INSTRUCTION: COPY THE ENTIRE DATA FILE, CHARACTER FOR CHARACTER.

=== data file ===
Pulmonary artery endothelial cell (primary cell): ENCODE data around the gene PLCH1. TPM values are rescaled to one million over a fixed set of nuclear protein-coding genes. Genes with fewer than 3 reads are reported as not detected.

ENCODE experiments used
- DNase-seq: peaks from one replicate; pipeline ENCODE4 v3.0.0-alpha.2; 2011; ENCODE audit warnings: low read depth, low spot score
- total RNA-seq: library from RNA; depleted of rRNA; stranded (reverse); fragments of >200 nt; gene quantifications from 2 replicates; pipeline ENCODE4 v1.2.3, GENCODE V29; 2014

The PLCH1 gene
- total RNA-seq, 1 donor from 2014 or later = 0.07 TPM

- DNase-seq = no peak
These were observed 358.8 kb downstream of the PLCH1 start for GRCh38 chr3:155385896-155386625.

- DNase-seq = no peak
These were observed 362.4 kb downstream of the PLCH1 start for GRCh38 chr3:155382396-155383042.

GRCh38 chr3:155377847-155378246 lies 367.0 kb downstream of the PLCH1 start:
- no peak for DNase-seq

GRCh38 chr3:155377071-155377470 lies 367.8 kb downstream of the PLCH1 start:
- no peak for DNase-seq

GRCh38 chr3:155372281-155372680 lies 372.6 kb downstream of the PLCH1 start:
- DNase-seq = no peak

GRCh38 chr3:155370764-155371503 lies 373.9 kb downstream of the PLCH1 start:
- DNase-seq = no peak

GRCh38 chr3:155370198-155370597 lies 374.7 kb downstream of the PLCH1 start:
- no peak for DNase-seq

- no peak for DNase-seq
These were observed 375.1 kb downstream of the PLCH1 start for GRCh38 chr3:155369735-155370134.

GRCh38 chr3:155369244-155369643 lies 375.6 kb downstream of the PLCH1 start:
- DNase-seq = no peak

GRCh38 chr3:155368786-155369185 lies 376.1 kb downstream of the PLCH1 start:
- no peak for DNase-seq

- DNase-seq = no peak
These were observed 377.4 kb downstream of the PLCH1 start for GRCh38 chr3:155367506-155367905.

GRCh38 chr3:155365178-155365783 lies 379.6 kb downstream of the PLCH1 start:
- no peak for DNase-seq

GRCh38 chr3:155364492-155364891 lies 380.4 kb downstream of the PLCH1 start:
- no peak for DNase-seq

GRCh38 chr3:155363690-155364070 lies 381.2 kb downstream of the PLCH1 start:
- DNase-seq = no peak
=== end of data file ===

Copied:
Pulmonary artery endothelial cell (primary cell): ENCODE data around the gene PLCH1. TPM values are rescaled to one million over a fixed set of nuclear protein-coding genes. Genes with fewer than 3 reads are reported as not detected.

ENCODE experiments used
- DNase-seq: peaks from one replicate; pipeline ENCODE4 v3.0.0-alpha.2; 2011; ENCODE audit warnings: low read depth, low spot score
- total RNA-seq: library from RNA; depleted of rRNA; stranded (reverse); fragments of >200 nt; gene quantifications from 2 replicates; pipeline ENCODE4 v1.2.3, GENCODE V29; 2014

The PLCH1 gene
- total RNA-seq, 1 donor from 2014 or later = 0.07 TPM

- DNase-seq = no peak
These were observed 358.8 kb downstream of the PLCH1 start for GRCh38 chr3:155385896-155386625.

- DNase-seq = no peak
These were observed 362.4 kb downstream of the PLCH1 start for GRCh38 chr3:155382396-155383042.

GRCh38 chr3:155377847-155378246 lies 367.0 kb downstream of the PLCH1 start:
- no peak for DNase-seq

GRCh38 chr3:155377071-155377470 lies 367.8 kb downstream of the PLCH1 start:
- no peak for DNase-seq

GRCh38 chr3:155372281-155372680 lies 372.6 kb downstream of the PLCH1 start:
- DNase-seq = no peak

GRCh38 chr3:155370764-155371503 lies 373.9 kb downstream of the PLCH1 start:
- DNase-seq = no peak

GRCh38 chr3:155370198-155370597 lies 374.7 kb downstream of the PLCH1 start:
- no peak for DNase-seq

- no peak for DNase-seq
These were observed 375.1 kb downstream of the PLCH1 start for GRCh38 chr3:155369735-155370134.

GRCh38 chr3:155369244-155369643 lies 375.6 kb downstream of the PLCH1 start:
- DNase-seq = no peak

GRCh38 chr3:155368786-155369185 lies 376.1 kb downstream of the PLCH1 start:
- no peak for DNase-seq

- DNase-seq = no peak
These were observed 377.4 kb downstream of the PLCH1 start for GRCh38 chr3:155367506-155367905.

GRCh38 chr3:155365178-155365783 lies 379.6 kb downstream of the PLCH1 start:
- no peak for DNase-seq

GRCh38 chr3:155364492-155364891 lies 380.4 kb downstream of the PLCH1 start:
- no peak for DNase-seq

GRCh38 chr3:155363690-155364070 lies 381.2 kb downstream of the PLCH1 start:
- DNase-seq = no peak